OCTOBER 29, 1996
Raleigh - Employers who are looking for hardworking, trustworthy and polite workers need look no further than prison. That's how Richard Watkins, general manager of Big Ed's Restaurant, describes the inmates he has hired through the state's work release program.
"Shortly after we opened Big Ed's in 1989, we hired Bernard and Glenn from Wake Correctional Center," Watkins said. "They were the two best employees I have ever hired."
When the two men were released from prison, Watkins hired both full-time. Bernard has since found other work, and Glenn, who was in prison 17 years on a first degree murder conviction, was promoted to kitchen manager and has remained a loyal employee.
"He's got a key to the restaurant and a key to my car, and on snow days he picks up employees to bring them into work." Watkins said. "He has never missed a day of work in eight years. I don't want Glenn hired away, but employers need to know that inmates are good employees who deserve a second chance; and when they do get out, they need money saved up so they're not in the same position as when they went in (to prison)."
Work release inmates are required to pay the state $62.50 a week for rent, plus they pay child support and restitution. The remaining salary is put in a trust fund for the inmates to use upon release from prison.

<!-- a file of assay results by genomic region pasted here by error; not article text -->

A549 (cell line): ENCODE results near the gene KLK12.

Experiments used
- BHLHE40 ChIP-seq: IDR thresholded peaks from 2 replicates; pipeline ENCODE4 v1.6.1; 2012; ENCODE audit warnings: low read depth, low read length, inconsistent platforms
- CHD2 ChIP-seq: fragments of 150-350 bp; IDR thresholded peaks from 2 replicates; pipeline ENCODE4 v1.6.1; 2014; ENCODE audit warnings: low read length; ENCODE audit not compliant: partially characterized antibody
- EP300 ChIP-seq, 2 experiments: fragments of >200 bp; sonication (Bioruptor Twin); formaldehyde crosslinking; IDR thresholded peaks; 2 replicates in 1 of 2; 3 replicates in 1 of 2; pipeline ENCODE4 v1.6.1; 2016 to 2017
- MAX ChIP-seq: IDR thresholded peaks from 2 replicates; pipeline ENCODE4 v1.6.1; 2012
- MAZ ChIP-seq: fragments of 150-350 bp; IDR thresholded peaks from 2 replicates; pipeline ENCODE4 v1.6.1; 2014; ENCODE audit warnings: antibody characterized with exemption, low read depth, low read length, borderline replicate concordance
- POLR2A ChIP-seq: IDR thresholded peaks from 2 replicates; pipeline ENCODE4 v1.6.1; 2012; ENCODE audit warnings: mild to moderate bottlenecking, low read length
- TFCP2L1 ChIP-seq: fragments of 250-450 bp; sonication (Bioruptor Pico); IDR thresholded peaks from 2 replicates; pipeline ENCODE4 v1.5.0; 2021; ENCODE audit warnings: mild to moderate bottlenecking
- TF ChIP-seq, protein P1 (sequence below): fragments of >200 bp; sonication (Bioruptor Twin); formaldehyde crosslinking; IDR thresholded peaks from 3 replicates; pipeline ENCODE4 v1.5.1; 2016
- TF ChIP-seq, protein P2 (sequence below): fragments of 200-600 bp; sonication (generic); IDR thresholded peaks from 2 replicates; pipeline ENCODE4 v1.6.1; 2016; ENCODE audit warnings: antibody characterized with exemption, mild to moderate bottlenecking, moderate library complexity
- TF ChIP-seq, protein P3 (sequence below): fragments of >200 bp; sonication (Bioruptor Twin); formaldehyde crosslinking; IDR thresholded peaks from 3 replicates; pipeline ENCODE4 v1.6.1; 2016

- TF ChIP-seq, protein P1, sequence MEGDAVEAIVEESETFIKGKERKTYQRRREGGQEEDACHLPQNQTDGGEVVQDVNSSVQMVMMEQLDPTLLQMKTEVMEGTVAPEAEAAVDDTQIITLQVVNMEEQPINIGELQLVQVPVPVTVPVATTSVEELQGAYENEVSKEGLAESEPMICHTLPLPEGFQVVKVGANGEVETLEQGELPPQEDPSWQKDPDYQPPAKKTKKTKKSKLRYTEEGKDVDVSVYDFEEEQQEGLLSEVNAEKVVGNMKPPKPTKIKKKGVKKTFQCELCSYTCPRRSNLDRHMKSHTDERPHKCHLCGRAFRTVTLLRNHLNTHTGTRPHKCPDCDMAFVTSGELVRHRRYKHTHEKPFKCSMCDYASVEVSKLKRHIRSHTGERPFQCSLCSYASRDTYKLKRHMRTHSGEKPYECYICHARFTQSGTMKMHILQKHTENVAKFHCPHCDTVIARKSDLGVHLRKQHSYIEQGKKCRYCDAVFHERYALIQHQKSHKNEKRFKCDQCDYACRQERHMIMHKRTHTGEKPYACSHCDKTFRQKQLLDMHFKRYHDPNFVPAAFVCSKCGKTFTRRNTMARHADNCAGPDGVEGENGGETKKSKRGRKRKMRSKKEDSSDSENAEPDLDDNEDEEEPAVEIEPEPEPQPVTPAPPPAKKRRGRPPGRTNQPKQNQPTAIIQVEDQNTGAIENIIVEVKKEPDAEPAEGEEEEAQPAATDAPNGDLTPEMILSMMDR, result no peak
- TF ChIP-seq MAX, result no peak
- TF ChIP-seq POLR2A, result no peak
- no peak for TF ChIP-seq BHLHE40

|Big Ed's is one of dozens of restaurants in
Raleigh that has used work release inmates. |
Karen Temple, Big Ed's manager and a former correctional officer, said the inmates are dependable workers. She has helped a number of women from the Raleigh Correctional Center for Women become waitresses or like Kathy who works at Big Ed's now, a cook in the kitchen.
"When I left NCCIW (N.C. Correctional Institution for Women), I told the women that one day I would be back to help them," Temple said. "It's only a few, but I believe strongly in giving someone a second chance, and Kathy is proud of what she does and she does it right."
|In the kitchen, Kathy
keeps the morale up
because she said she
loves talking to people,
and she's quick to
assure that she does
more work than talking. |
Richard Watkins, general manager of Big Ed's Restaurant, and work release inmate Kathy prepare for the lunch rush.
"Prison gave me a second chance at life, learning responsibility, studying to get my G.E.D. and learning how to be a better parent," Kathy said. "Six months was just enough time (in prison) to know I don't want to go back...and there's no reason I have to."
Watkins said he has had some employees who are not as cooperative and hard working as the work release inmates. "They just haven't made it there (to prison) yet."